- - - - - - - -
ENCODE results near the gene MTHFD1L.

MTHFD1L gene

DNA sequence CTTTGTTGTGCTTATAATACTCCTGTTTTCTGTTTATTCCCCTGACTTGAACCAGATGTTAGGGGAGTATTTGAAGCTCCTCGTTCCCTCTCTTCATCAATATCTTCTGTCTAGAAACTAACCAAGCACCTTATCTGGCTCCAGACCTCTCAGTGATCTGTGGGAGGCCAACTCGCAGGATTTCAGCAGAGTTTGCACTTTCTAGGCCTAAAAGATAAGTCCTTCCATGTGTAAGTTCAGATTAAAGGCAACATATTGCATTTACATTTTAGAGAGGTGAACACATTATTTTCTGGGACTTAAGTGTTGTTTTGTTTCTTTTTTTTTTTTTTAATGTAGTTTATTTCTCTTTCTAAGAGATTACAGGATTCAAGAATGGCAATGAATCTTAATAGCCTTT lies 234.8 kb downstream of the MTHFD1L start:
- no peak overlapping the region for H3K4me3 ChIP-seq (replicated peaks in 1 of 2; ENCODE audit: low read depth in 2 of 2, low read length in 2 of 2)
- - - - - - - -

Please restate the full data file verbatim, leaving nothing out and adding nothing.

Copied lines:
ENCODE results near the gene MTHFD1L.

MTHFD1L gene

DNA sequence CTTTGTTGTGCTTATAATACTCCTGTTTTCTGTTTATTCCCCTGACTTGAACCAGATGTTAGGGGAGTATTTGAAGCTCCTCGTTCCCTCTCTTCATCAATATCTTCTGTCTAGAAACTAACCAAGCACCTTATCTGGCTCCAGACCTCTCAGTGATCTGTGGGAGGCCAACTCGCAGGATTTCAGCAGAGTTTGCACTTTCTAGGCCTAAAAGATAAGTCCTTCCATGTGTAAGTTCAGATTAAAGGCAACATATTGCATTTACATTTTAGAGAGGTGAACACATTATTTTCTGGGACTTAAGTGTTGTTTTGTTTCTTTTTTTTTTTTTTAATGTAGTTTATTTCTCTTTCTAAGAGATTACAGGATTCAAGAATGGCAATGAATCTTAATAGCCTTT lies 234.8 kb downstream of the MTHFD1L start:
- no peak overlapping the region for H3K4me3 ChIP-seq (replicated peaks in 1 of 2; ENCODE audit: low read depth in 2 of 2, low read length in 2 of 2)